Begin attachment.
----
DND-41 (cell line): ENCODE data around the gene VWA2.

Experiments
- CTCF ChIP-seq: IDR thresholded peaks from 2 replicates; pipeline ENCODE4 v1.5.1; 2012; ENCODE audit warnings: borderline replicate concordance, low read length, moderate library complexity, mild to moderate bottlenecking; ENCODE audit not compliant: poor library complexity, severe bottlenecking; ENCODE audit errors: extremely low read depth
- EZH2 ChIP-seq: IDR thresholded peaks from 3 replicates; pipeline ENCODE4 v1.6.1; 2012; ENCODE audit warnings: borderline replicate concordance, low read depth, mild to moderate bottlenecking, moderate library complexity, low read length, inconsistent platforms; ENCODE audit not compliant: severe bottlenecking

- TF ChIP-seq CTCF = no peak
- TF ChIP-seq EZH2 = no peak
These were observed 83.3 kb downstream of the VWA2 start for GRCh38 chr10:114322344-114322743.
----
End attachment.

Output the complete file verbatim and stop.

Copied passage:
DND-41 (cell line): ENCODE data around the gene VWA2.

Experiments
- CTCF ChIP-seq: IDR thresholded peaks from 2 replicates; pipeline ENCODE4 v1.5.1; 2012; ENCODE audit warnings: borderline replicate concordance, low read length, moderate library complexity, mild to moderate bottlenecking; ENCODE audit not compliant: poor library complexity, severe bottlenecking; ENCODE audit errors: extremely low read depth
- EZH2 ChIP-seq: IDR thresholded peaks from 3 replicates; pipeline ENCODE4 v1.6.1; 2012; ENCODE audit warnings: borderline replicate concordance, low read depth, mild to moderate bottlenecking, moderate library complexity, low read length, inconsistent platforms; ENCODE audit not compliant: severe bottlenecking

- TF ChIP-seq CTCF = no peak
- TF ChIP-seq EZH2 = no peak
These were observed 83.3 kb downstream of the VWA2 start for GRCh38 chr10:114322344-114322743.